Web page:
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jcfougere
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PostPosted: Thu Feb 19, 2015 3:17 pm    Post subject: Reply with quote

Winter update!

We are having a rough one. Ontario has been hit with cold arctic winds again and again. I've lost count of how many days we've experienced -25c and below!

I installed a sealed container full of fondant over the top bars before winter set in. A small tube feeds down between two bars to where I hope they are now clustered and happily eating. When I drilled the hole they were between other comb, so I'm hoping they found it! I infused the today with safe essential oil to help them find it. I insulated with 1.5" foam insulation on the sides of the container, and set a pillowcase of straw on top. I secured the roof down tight to try to eliminate any gaps.

I moved the hive to the side of the greenhouse, and set up a wind block so it is protected from 3 sides completely.

We've had a lot of blowing snow so some has been entering the entrance hole regardless of my best efforts. I've kept the entrance clear enough for bees to leave.

Some good news as well! Early in winter the bees kept busy removing dead workers, ejecting them from the hive and keeping things clean. I was a bit alarmed to see how many there were outside the hive, but I understand all the summer workers die off.

In the last 2 months I haven't seen any bees fully ejected from the hive, but clustered on the floor near the entrance. I'm guessing just too cold to exit completely.

The best news of all, they are all still alive inside! I've been placing my ear on the outside of the walls and can hear the low humm and buzzz of the colony!

So far they have survived a September swarm, and bitter cold in the -20s for months. I don't know if they are eating fondant, but if not then have plenty to eat in spring!
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biobee
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PostPosted: Thu Feb 19, 2015 3:34 pm    Post subject: Reply with quote

Sounds rough - I hope you and they make it through to spring!

Keep us posted.
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Adam Rose
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PostPosted: Fri Feb 20, 2015 7:21 am    Post subject: Reply with quote

In those conditions, I think it's pretty amazing that they're still alive at all ! You have been doing a really good job so far.
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jcfougere
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PostPosted: Mon Apr 13, 2015 2:36 am    Post subject: Reply with quote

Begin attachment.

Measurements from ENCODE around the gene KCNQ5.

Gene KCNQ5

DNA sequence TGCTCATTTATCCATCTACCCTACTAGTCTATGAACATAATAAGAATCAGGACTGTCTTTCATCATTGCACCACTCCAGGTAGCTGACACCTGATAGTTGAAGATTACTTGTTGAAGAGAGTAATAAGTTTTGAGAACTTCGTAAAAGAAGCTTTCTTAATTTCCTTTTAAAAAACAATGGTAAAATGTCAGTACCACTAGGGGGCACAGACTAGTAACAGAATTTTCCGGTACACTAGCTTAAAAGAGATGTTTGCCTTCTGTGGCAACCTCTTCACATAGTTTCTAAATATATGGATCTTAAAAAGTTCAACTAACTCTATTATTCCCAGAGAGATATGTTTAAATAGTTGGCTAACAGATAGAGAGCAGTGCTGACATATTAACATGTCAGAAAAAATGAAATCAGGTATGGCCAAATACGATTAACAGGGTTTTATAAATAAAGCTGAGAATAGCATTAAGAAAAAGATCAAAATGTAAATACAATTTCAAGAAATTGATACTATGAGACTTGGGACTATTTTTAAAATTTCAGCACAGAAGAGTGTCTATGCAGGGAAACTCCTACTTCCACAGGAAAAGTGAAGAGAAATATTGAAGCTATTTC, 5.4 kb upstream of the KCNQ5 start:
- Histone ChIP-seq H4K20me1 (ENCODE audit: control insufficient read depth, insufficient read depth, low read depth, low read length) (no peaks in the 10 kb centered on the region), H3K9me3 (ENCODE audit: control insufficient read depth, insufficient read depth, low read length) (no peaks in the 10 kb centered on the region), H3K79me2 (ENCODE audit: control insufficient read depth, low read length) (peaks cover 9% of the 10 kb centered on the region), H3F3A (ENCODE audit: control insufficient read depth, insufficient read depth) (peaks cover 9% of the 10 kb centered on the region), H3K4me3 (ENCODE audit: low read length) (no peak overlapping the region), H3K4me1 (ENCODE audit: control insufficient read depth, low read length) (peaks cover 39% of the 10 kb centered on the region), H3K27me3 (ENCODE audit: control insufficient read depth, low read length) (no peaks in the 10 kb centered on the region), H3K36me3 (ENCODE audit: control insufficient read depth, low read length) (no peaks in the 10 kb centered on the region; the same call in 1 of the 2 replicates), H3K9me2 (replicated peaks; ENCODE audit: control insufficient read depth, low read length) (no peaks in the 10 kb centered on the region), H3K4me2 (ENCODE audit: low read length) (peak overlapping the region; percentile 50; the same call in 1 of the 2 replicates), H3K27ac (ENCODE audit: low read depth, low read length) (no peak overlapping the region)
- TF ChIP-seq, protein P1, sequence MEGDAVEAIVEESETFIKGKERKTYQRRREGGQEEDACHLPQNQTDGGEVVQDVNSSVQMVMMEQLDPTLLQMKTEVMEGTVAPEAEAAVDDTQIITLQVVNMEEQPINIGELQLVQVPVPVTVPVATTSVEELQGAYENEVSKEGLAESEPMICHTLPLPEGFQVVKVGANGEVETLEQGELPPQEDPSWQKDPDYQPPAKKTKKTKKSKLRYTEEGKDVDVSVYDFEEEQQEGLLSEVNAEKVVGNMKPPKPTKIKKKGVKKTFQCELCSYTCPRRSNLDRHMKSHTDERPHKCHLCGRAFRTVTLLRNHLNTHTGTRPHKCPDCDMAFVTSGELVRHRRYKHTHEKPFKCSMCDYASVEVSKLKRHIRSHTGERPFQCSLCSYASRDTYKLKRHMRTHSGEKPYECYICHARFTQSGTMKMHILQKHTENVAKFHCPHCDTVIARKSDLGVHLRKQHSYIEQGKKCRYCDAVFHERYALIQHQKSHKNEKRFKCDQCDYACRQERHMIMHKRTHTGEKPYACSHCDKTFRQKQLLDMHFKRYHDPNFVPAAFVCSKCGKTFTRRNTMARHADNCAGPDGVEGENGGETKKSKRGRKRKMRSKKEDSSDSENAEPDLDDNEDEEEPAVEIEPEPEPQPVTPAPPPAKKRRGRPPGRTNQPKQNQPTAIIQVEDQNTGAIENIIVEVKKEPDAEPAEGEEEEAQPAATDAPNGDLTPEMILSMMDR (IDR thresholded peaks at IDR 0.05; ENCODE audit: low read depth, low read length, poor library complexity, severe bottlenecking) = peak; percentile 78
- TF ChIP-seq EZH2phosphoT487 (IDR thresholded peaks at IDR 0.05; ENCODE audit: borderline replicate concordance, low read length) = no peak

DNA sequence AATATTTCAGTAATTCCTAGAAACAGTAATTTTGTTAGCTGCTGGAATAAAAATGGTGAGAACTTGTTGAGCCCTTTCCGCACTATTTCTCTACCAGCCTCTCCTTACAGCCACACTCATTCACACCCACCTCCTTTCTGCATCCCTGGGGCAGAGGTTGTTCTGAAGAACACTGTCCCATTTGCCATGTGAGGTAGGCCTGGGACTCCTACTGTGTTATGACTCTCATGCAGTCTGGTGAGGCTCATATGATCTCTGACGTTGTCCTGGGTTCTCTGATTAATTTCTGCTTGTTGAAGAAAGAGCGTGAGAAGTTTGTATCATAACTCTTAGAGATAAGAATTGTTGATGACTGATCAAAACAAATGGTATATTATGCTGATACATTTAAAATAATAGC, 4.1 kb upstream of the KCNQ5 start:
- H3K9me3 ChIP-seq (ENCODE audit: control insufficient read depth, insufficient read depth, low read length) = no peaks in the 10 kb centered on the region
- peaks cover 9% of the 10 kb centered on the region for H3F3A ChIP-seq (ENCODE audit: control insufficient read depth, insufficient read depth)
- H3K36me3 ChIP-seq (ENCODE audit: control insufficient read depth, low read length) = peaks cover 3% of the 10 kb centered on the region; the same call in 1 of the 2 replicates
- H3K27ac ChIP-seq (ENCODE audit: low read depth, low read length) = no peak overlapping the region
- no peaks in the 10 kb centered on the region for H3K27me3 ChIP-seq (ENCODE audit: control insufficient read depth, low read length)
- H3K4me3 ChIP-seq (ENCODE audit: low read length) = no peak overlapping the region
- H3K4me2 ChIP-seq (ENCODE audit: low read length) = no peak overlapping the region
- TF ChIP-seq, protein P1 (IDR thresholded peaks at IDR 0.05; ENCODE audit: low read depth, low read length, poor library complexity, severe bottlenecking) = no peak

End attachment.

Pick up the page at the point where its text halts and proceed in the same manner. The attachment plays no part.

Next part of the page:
Well the verdict is in, our coldest winter on record did not do these Bees any favours, and alas they have all died.

I was beginning to suspect the worst about a week after my last update. We had several more extreme cold days and 2 weeks straight of severe cold, wind chills in the -40s

I hadn't seen any activity in late March once we finally hit a few days above 0, and couldn't hear anything going on inside either.

Today we had an excellent spring day, I think a high of 18! I was planning to open up the hive today to clean things out, and I was ushered along by none other than honeybees from the feral tree hive! Seeing them buzzing around searching for early blooms confirmed to me for certain that I would meet no living bees in my hive.

I'm sure it's the same for everyone, their first lost hive. I would say that they died due to the extreme cold. I don't believe it was a case of being too cold to make it to food and thus starving with food all around, as a large number of bees were dead inside the honeycomb. I can only assume that most of them flash froze together. 100's of bees frozen mid stride, half inside comb, fully inside comb, a few small clusters here, a few large ones there. Most of the colony was split 3 ways between the first 3 bars, judging by the density of bees stuck on the comb. They had even made openings to connect the gaps between comb, like tunnels. Most of course had dropped to the floor. I didn't take any pictures of the deceased, but I did check them out to see if mites or disease had played a part. They all appeared to be completely healthy and strong.

There are almost 3 full bars worth of "honey" left at the back of the hive. Also to my surprise they had built comb on the floor! Perhaps it had broken off in the fall and they built around it and repaired the comb above, as I can see no damage to the comb above.

The hive has a pretty musty smell to it, there was some mold growing, which isn't a surprise to me with that big of a clump of dead bees laying together.

On the plus side, those bees that greeted me around the gardens this morning confirms that the feral tree hive had no trouble surviving the worst winter on record here in Ontario. I walked over to verify, yep, coming and going just as if it were summer! It didn't take them long to discover the open hive once I started inspecting, and before long they had returned in numbers to take their fill! It is a great consolation to see that the very same bees that swarmed in the fall were now taking advantage of the work of the exiled hive mates. A bit ironic, and perhaps this was their plan all along?! Laughing

They came in the hundreds to take advantage of the still capped "honey" and I was filled with great pleasure to be surrounded by the very same bees! Several of them hovered in front of me as if to say thanks.